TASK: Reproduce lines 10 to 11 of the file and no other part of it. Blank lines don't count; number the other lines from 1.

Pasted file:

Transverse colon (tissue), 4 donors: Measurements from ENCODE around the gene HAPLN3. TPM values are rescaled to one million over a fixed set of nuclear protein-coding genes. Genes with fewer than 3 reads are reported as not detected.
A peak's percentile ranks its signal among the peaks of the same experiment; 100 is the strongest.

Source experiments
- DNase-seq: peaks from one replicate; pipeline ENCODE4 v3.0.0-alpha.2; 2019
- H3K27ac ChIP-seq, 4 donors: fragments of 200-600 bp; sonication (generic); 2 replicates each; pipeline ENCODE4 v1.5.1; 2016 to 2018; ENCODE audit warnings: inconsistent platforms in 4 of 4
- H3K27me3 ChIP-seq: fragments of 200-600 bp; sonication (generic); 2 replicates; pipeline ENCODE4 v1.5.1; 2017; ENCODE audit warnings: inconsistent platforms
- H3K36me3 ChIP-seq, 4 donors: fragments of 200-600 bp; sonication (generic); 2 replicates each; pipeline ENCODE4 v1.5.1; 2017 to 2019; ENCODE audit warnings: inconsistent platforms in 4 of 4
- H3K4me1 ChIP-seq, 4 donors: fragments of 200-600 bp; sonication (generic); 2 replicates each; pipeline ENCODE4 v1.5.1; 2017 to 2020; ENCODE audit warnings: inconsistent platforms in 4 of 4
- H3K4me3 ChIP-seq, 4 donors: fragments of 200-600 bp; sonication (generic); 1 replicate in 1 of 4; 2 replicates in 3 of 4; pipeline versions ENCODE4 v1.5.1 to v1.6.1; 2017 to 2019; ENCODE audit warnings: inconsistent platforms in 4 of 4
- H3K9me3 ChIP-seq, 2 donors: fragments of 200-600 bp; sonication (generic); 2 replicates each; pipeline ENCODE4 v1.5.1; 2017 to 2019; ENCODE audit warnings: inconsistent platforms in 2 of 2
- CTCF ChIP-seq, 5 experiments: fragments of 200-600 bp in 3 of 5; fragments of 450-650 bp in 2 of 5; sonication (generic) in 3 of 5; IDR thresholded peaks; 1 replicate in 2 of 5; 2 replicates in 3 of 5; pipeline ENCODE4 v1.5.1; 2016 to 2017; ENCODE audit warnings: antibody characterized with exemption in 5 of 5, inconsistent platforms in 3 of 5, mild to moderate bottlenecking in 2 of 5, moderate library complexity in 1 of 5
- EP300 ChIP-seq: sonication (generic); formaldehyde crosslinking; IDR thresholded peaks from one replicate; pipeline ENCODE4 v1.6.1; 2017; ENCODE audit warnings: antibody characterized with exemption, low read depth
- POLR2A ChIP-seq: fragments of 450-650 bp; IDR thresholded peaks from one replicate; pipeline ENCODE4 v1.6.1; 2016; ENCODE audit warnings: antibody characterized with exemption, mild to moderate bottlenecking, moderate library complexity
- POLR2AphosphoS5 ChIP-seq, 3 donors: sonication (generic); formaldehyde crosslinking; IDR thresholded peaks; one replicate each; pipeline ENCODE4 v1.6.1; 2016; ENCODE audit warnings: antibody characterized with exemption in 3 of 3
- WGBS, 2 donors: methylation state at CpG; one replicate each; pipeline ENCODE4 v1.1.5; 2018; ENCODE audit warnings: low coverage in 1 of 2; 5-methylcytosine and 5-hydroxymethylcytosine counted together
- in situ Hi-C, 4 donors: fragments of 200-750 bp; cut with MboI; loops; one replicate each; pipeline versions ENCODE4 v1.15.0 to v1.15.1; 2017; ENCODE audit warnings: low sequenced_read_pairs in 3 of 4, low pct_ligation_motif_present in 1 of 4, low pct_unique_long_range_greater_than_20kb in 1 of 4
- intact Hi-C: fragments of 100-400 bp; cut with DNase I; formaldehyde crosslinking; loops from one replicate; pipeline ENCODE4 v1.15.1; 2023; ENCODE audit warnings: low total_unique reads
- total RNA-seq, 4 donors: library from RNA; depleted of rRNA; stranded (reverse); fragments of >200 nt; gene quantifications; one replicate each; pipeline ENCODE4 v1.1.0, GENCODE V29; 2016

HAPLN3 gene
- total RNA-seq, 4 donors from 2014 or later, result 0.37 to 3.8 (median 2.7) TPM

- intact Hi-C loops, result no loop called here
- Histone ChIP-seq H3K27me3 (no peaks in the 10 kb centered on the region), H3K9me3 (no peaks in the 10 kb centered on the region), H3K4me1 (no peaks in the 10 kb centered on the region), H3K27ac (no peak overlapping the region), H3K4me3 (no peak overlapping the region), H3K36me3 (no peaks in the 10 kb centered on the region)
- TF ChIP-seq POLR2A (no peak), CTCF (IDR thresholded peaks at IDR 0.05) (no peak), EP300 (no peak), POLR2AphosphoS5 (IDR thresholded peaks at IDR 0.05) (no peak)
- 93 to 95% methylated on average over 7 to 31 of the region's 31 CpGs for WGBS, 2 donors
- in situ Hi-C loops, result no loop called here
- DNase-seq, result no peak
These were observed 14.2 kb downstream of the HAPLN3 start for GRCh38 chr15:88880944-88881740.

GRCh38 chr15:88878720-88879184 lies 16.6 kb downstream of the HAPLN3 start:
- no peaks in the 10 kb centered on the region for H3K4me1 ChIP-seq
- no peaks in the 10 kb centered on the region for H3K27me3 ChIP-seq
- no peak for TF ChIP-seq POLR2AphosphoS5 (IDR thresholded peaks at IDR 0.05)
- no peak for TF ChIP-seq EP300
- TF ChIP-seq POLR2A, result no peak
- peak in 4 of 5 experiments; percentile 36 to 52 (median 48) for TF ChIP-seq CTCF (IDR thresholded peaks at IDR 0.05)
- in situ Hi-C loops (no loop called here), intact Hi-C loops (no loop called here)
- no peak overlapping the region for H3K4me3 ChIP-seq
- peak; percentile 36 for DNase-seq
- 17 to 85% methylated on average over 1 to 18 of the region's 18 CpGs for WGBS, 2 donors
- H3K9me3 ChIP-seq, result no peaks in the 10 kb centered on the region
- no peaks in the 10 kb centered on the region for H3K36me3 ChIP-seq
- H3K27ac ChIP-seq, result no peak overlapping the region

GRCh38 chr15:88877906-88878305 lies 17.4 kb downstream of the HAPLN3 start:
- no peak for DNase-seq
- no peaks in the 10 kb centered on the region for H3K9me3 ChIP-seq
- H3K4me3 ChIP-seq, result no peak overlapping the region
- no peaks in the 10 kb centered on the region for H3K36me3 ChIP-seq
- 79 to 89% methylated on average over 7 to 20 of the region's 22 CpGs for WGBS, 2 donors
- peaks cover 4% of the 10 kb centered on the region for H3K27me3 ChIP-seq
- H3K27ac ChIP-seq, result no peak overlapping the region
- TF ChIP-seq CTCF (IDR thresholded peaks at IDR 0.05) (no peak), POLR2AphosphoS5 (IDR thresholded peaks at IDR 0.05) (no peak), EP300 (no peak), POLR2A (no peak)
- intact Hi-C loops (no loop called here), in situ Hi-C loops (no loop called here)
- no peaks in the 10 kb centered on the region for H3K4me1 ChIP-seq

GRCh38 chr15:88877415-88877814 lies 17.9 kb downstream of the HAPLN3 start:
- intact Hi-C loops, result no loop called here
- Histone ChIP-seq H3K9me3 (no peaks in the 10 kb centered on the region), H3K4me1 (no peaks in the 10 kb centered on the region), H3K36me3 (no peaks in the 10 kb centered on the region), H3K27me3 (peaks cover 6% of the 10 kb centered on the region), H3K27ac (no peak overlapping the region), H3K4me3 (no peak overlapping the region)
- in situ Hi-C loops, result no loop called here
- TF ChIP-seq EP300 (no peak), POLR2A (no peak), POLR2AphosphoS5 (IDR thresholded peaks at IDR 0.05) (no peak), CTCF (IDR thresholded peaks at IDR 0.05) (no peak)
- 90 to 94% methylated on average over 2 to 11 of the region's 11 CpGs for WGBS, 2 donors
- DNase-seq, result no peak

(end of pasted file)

- H3K9me3 ChIP-seq, 2 donors: fragments of 200-600 bp; sonication (generic); 2 replicates each; pipeline ENCODE4 v1.5.1; 2017 to 2019; ENCODE audit warnings: inconsistent platforms in 2 of 2
- CTCF ChIP-seq, 5 experiments: fragments of 200-600 bp in 3 of 5; fragments of 450-650 bp in 2 of 5; sonication (generic) in 3 of 5; IDR thresholded peaks; 1 replicate in 2 of 5; 2 replicates in 3 of 5; pipeline ENCODE4 v1.5.1; 2016 to 2017; ENCODE audit warnings: antibody characterized with exemption in 5 of 5, inconsistent platforms in 3 of 5, mild to moderate bottlenecking in 2 of 5, moderate library complexity in 1 of 5